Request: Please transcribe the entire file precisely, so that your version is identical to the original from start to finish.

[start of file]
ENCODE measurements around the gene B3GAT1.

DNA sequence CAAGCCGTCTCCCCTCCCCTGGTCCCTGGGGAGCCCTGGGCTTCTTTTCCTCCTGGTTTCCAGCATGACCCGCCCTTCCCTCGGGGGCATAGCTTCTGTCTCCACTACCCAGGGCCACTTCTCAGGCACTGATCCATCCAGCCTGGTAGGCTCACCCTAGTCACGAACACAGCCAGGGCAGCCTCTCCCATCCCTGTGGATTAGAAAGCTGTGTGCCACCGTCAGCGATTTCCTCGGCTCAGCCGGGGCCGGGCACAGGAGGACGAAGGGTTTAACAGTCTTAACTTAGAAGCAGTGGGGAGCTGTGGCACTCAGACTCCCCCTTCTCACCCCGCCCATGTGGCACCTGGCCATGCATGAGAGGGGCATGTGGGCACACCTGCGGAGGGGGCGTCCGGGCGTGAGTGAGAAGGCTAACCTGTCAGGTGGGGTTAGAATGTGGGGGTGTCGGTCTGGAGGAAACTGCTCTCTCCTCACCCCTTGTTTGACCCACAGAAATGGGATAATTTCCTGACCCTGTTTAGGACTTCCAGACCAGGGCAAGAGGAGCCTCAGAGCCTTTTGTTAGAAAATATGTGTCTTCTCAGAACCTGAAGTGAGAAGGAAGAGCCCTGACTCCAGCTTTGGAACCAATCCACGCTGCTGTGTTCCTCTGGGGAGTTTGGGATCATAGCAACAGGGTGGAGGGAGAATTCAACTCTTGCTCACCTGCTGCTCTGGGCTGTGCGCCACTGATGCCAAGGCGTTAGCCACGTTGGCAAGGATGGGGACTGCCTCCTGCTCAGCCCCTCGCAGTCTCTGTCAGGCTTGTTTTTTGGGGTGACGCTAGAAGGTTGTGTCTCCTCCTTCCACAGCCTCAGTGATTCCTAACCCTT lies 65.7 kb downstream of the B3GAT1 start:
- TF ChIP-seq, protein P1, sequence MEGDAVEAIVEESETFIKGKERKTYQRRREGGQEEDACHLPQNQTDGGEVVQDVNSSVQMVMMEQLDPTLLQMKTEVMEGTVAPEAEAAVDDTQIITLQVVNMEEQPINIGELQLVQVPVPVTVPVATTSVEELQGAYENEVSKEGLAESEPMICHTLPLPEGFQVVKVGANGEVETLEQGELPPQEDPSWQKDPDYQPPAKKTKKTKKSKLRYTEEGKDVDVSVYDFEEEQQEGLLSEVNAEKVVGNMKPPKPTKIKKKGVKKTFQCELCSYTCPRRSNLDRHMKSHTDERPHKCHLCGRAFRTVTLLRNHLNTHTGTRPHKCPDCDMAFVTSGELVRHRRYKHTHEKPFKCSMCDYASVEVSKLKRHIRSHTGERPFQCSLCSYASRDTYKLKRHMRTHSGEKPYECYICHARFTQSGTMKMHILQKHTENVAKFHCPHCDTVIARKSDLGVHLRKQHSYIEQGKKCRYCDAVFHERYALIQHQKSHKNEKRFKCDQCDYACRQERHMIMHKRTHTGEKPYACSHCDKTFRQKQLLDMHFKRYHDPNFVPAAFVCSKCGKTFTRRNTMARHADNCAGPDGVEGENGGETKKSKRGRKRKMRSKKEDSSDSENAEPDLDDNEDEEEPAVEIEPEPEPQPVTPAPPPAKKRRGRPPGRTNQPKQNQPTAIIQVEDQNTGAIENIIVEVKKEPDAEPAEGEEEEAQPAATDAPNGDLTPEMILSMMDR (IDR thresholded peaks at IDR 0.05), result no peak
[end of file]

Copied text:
ENCODE measurements around the gene B3GAT1.

DNA sequence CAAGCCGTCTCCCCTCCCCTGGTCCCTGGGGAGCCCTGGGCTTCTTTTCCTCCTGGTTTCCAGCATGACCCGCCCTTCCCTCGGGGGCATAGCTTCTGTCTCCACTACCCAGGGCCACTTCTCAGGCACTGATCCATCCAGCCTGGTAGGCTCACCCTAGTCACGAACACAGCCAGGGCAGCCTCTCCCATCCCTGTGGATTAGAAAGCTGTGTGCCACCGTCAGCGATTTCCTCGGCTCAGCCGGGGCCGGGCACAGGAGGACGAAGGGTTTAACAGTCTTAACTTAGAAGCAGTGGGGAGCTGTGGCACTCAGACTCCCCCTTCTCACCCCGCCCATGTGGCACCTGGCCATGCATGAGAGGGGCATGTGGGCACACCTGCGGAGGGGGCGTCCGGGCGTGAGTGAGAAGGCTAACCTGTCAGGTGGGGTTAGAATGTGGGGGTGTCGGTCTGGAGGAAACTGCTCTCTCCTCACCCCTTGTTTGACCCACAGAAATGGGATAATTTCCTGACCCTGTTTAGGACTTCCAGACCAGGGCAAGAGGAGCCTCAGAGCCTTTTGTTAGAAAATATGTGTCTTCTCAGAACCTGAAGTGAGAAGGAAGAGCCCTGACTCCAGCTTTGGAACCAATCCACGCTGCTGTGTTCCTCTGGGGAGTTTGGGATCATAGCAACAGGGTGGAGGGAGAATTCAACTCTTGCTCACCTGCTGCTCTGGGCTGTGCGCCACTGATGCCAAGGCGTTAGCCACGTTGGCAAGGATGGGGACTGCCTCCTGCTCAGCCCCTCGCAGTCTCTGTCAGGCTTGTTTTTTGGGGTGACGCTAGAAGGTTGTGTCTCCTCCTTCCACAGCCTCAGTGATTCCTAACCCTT lies 65.7 kb downstream of the B3GAT1 start:
- TF ChIP-seq, protein P1, sequence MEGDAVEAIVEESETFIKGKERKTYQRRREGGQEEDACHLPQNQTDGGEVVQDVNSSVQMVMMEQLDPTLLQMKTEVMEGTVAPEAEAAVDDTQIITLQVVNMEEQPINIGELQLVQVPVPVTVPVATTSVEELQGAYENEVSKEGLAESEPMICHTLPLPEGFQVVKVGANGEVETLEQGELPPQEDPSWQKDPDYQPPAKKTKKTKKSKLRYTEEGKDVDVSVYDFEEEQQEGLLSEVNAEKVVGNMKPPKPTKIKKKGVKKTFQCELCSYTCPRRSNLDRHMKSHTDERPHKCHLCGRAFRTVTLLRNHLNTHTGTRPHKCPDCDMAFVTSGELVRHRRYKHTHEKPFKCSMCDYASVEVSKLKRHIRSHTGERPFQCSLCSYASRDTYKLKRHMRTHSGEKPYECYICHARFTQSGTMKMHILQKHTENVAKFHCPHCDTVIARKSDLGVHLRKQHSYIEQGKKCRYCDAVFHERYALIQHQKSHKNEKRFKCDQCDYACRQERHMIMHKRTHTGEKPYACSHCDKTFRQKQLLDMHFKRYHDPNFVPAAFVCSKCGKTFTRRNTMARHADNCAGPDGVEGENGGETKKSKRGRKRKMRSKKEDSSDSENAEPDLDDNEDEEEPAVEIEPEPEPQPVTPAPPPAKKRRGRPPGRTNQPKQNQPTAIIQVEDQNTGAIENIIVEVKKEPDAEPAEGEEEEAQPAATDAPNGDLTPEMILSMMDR (IDR thresholded peaks at IDR 0.05), result no peak